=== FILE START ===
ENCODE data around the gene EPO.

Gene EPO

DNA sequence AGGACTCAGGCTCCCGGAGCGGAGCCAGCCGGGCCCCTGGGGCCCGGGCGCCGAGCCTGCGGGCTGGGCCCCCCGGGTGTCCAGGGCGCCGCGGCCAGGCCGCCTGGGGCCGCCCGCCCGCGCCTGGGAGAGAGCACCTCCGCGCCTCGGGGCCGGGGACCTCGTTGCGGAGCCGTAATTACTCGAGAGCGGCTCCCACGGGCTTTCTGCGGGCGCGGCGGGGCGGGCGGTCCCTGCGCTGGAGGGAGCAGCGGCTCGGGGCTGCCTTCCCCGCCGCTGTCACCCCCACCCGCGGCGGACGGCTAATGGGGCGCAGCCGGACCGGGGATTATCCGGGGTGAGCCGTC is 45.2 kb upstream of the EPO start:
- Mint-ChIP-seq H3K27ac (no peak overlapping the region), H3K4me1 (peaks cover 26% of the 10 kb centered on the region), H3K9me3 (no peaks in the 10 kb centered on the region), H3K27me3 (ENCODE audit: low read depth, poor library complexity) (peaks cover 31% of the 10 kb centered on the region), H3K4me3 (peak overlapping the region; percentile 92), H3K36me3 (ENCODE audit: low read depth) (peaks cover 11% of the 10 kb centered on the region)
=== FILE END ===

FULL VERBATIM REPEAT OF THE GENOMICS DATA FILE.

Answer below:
ENCODE data around the gene EPO.

Gene EPO

DNA sequence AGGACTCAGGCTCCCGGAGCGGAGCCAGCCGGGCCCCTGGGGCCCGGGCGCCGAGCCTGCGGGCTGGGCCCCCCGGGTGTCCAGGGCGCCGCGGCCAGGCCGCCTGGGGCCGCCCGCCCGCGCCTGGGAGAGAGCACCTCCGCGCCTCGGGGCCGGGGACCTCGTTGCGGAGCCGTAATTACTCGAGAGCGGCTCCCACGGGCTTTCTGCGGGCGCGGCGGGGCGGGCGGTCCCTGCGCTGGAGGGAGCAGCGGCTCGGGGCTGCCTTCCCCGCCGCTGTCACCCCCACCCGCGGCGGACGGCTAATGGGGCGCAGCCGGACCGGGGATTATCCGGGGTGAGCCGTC is 45.2 kb upstream of the EPO start:
- Mint-ChIP-seq H3K27ac (no peak overlapping the region), H3K4me1 (peaks cover 26% of the 10 kb centered on the region), H3K9me3 (no peaks in the 10 kb centered on the region), H3K27me3 (ENCODE audit: low read depth, poor library complexity) (peaks cover 31% of the 10 kb centered on the region), H3K4me3 (peak overlapping the region; percentile 92), H3K36me3 (ENCODE audit: low read depth) (peaks cover 11% of the 10 kb centered on the region)